NASDAQ remains unsure of its near-term trend
It's great that NASDAQ futures are up sharply this morning, and it may be enough to vault us above the 5100 level and maybe even a new all-time closing high, but with no clear and convincing fundamental news and no great catalyst behind the move and ongoing uncertain money flows, it too may quickly peter out and lead to more trend-less range trading in the coming days. It's all up to the hedge funds and whether they choose to take risk off the table and sell into the rallies, or whether they switch to more of a risk-on bias and pile on to the rallies. There is nothing to stop them from doing either.
We remain locked in range trading, alternating between a wide range and a narrower range. Sure, sometimes, slowly, the range shifts a little higher, but not by enough for the market to truly feel like it is going higher in a sustainable manner.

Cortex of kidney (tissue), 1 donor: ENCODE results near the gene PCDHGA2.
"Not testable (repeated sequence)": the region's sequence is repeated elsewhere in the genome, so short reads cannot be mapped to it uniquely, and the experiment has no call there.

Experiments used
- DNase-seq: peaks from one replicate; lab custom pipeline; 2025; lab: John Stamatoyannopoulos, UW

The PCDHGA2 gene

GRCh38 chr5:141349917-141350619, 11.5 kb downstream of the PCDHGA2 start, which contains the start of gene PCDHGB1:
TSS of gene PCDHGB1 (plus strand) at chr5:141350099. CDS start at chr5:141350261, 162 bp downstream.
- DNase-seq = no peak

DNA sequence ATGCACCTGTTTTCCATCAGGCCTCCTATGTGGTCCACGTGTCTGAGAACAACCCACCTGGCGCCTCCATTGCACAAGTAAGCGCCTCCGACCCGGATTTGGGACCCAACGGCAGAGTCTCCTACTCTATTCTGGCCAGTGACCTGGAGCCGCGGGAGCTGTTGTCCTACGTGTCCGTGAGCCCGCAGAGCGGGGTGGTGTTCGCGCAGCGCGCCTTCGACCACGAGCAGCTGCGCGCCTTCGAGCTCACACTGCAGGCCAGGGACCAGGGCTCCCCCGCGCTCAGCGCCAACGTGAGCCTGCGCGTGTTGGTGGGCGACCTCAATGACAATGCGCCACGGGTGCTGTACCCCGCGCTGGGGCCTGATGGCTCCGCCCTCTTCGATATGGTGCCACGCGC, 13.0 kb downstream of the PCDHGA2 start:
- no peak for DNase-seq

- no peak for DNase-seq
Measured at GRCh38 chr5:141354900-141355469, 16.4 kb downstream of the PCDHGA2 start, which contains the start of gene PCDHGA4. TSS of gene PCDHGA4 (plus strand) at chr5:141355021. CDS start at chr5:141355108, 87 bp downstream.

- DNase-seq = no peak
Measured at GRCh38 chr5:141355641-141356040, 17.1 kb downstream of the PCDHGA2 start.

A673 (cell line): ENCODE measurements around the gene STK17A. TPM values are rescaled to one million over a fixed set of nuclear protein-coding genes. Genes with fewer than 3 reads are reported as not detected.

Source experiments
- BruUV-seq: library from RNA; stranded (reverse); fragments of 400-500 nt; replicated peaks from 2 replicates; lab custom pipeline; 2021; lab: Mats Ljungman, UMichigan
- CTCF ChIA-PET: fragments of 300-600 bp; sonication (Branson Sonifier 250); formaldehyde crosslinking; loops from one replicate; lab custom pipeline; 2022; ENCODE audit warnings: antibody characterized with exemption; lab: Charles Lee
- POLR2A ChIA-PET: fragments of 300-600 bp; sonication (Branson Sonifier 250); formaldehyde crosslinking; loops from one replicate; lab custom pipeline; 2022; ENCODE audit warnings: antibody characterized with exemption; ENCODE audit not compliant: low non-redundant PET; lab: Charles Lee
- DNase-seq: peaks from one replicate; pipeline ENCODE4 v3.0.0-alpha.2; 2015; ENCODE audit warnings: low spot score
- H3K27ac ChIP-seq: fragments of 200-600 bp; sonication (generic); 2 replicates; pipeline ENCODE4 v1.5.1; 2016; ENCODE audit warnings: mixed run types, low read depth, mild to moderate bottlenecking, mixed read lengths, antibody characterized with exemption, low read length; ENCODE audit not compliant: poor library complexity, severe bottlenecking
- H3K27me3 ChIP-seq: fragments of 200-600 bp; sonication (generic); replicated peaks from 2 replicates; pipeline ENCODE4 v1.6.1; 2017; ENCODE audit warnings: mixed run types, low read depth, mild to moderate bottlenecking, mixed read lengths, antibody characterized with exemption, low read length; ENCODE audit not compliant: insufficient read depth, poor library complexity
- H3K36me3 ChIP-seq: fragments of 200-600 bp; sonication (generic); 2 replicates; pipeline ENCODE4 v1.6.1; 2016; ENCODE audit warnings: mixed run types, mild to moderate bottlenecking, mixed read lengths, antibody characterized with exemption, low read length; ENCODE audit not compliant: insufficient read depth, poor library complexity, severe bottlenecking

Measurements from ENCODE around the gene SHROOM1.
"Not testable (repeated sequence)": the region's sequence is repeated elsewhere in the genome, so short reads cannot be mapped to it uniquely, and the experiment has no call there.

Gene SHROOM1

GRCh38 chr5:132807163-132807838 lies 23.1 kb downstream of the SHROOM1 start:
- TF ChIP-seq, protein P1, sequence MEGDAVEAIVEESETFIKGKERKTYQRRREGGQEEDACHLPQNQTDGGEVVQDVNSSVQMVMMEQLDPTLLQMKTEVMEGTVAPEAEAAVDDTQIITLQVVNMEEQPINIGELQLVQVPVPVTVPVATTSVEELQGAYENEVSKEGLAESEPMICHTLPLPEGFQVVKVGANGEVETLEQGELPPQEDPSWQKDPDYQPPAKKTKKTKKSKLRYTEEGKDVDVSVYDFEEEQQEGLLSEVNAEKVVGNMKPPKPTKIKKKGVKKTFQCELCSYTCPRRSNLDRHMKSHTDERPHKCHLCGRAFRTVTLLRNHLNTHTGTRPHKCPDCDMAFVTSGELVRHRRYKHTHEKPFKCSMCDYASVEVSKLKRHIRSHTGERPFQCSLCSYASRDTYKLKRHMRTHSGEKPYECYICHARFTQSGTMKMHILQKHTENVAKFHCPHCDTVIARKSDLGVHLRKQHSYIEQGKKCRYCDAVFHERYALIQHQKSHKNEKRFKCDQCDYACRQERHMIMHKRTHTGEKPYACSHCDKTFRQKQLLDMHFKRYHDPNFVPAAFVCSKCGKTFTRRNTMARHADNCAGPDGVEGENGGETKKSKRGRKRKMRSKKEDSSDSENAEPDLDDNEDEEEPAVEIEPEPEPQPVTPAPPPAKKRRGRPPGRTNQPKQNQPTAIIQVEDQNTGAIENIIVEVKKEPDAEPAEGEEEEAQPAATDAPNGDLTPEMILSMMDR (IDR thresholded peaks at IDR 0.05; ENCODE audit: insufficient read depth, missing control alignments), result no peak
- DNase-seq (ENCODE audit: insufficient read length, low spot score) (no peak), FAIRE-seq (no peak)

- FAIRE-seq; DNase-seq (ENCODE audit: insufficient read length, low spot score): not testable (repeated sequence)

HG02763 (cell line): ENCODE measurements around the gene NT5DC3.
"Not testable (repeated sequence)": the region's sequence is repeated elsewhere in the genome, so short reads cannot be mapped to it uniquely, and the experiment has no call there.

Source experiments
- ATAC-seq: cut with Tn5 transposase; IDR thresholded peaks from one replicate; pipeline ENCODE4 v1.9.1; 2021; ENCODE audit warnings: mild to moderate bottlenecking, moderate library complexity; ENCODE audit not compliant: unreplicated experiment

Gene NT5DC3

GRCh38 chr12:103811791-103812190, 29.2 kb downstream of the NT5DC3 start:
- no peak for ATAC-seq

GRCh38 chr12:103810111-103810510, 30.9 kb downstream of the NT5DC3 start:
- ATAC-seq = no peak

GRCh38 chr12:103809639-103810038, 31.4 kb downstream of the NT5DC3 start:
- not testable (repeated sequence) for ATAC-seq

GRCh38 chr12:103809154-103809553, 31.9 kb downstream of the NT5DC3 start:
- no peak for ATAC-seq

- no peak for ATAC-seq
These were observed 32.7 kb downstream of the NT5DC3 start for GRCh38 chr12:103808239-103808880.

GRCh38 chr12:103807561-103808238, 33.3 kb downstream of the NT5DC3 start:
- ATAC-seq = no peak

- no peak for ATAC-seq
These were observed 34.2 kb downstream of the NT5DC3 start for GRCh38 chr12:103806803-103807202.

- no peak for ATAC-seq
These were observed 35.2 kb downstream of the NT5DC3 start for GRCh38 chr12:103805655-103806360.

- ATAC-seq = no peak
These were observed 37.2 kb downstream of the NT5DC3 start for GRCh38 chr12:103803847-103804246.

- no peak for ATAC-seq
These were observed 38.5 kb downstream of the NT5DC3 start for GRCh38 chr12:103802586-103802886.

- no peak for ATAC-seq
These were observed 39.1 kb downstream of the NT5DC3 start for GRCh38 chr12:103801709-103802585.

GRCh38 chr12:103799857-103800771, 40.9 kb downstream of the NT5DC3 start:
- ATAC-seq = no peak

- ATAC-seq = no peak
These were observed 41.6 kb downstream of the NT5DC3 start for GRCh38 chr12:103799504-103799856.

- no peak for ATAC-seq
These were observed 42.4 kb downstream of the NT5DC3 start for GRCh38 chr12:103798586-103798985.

NASDAQ futures are up sharply at this moment, indicating a sharp rise at the open, likely above the 5100 level again, but as always we must exercise caution since futures and the opening move are frequently not reliable indicates of the market trajectory for the rest of the day.
Why the sharp move? Forget any headline excuses - traders always make something up - this is almost certainly a bald attempt to manipulate the market by traders and speculators, with the basic thesis being that too many people are too short since the market is feeling toppy, so a good solid nudge can likely kick off the forced buying of a short-covering rally and classic short squeeze as shorts hit their stop-loss limits and are forced to buy to cover their shorts to protect their gains and prevent further losses. This market manipulation tactic frequently works, and looks great on paper, but does nothing to improve the health of the market since the angry shorts will simply wait a day or two or three and then be back with a vengeance - unless enough fresh money just happens to flow into the market in those days, which is where the hedge funds may or may not come in. The hedge funds could indeed pile on for a few days or weeks to make their June quarterly numbers look better, but even they are more likely to roll over and switch their trading bias back to risk-off as soon as any short-term upwards momentum peters out in the coming days or weeks.
Volatility remains king.
-- Jack Krupansky